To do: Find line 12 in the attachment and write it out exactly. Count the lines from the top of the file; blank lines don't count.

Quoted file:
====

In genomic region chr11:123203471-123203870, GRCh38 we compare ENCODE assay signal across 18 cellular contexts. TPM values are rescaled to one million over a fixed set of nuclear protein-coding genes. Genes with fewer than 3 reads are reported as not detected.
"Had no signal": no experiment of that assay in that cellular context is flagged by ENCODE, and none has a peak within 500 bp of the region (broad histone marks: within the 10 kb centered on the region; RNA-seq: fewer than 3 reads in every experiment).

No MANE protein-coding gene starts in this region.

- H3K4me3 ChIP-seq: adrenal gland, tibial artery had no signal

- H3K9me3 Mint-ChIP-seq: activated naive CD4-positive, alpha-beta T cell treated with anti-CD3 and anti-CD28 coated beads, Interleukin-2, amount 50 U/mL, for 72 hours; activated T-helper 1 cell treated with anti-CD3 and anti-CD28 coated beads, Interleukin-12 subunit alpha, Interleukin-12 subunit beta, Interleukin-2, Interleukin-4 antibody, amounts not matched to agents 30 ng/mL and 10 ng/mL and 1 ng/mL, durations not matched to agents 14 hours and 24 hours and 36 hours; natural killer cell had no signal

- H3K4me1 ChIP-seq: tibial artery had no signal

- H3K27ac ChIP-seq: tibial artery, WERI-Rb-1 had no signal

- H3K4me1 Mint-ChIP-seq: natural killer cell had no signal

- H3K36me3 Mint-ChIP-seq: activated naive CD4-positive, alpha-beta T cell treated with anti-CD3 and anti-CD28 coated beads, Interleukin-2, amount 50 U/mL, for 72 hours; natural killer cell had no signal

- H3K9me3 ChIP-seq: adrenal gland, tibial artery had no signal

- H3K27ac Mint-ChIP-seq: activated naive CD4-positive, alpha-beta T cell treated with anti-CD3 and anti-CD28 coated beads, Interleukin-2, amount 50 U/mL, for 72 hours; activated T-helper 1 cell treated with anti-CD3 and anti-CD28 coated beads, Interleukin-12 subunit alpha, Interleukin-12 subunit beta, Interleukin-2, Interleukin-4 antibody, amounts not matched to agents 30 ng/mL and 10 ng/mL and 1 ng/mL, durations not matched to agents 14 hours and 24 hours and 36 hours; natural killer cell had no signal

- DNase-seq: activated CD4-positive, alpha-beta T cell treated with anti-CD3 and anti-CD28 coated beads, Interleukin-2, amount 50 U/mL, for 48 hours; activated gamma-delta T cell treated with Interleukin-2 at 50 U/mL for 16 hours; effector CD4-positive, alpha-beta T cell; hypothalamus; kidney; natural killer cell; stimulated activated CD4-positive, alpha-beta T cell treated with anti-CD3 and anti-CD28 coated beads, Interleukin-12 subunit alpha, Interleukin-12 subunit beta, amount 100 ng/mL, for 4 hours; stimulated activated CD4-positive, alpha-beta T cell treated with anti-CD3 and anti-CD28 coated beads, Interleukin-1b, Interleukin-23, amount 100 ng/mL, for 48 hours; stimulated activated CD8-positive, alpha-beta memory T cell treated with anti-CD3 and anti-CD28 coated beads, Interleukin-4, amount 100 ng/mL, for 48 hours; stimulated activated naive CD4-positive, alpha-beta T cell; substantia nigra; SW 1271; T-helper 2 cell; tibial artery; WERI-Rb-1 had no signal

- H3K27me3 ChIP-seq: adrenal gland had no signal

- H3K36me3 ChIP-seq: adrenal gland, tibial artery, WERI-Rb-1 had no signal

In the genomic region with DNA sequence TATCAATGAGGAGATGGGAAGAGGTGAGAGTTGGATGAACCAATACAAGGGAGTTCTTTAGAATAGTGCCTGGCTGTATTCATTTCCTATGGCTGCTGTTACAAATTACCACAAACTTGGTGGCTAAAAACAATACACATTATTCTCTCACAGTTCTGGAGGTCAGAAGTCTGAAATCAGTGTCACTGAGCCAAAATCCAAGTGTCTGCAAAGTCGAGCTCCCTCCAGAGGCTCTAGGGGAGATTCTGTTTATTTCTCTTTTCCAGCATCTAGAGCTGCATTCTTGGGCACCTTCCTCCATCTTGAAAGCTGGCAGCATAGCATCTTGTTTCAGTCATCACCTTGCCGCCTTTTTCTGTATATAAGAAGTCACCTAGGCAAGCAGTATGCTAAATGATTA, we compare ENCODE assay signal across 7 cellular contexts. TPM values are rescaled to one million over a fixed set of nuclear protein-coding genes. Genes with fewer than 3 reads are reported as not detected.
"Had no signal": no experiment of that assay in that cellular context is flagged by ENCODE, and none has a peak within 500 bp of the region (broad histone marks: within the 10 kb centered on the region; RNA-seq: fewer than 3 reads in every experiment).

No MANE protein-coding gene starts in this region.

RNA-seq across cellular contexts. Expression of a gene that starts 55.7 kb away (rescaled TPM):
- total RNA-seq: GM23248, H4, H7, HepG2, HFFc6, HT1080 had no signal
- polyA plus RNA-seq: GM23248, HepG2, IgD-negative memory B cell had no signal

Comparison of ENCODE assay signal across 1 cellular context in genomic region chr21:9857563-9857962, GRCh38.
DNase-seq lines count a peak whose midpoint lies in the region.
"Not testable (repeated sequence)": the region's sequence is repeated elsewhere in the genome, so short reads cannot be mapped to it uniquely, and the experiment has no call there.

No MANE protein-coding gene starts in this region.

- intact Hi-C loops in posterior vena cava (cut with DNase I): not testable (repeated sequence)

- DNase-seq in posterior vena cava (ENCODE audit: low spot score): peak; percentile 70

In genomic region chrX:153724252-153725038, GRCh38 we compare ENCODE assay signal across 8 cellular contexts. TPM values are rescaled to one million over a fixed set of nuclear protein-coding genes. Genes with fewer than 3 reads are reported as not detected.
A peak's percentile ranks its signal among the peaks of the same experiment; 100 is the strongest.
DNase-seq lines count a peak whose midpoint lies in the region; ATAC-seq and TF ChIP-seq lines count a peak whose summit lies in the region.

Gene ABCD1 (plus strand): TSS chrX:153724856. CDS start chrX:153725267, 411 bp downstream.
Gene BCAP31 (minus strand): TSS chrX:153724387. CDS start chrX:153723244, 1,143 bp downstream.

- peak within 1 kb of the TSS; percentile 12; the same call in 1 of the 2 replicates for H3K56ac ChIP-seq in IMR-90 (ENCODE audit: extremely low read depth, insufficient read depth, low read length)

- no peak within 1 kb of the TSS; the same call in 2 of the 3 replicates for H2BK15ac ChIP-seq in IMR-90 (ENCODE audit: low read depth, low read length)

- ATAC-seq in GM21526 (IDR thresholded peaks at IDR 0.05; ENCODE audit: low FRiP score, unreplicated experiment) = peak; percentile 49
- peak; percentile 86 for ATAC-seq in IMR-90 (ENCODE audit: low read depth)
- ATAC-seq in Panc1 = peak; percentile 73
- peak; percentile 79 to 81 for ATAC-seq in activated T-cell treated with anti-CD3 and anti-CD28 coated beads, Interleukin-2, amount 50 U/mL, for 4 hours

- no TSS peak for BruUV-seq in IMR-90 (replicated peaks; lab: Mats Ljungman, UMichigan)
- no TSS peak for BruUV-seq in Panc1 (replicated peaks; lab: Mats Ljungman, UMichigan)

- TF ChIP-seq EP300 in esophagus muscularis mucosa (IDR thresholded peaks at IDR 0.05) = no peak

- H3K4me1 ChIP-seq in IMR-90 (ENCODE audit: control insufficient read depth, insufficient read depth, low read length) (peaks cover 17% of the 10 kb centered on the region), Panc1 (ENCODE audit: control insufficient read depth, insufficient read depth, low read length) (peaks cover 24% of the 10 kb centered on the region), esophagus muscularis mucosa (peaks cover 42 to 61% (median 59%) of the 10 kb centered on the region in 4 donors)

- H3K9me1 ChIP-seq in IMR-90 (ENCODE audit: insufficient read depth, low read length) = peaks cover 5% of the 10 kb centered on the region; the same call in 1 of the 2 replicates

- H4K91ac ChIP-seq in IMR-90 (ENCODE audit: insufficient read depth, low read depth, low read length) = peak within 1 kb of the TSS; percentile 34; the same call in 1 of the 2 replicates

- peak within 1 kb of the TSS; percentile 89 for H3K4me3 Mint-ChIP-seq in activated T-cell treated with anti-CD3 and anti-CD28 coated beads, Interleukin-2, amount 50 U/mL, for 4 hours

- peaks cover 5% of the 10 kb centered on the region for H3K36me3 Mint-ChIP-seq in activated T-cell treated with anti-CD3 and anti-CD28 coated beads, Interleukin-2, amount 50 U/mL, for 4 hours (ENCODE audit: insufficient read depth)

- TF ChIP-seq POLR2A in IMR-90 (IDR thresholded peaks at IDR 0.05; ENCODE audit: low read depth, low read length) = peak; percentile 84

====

- DNase-seq: activated CD4-positive, alpha-beta T cell treated with anti-CD3 and anti-CD28 coated beads, Interleukin-2, amount 50 U/mL, for 48 hours; activated gamma-delta T cell treated with Interleukin-2 at 50 U/mL for 16 hours; effector CD4-positive, alpha-beta T cell; hypothalamus; kidney; natural killer cell; stimulated activated CD4-positive, alpha-beta T cell treated with anti-CD3 and anti-CD28 coated beads, Interleukin-12 subunit alpha, Interleukin-12 subunit beta, amount 100 ng/mL, for 4 hours; stimulated activated CD4-positive, alpha-beta T cell treated with anti-CD3 and anti-CD28 coated beads, Interleukin-1b, Interleukin-23, amount 100 ng/mL, for 48 hours; stimulated activated CD8-positive, alpha-beta memory T cell treated with anti-CD3 and anti-CD28 coated beads, Interleukin-4, amount 100 ng/mL, for 48 hours; stimulated activated naive CD4-positive, alpha-beta T cell; substantia nigra; SW 1271; T-helper 2 cell; tibial artery; WERI-Rb-1 had no signal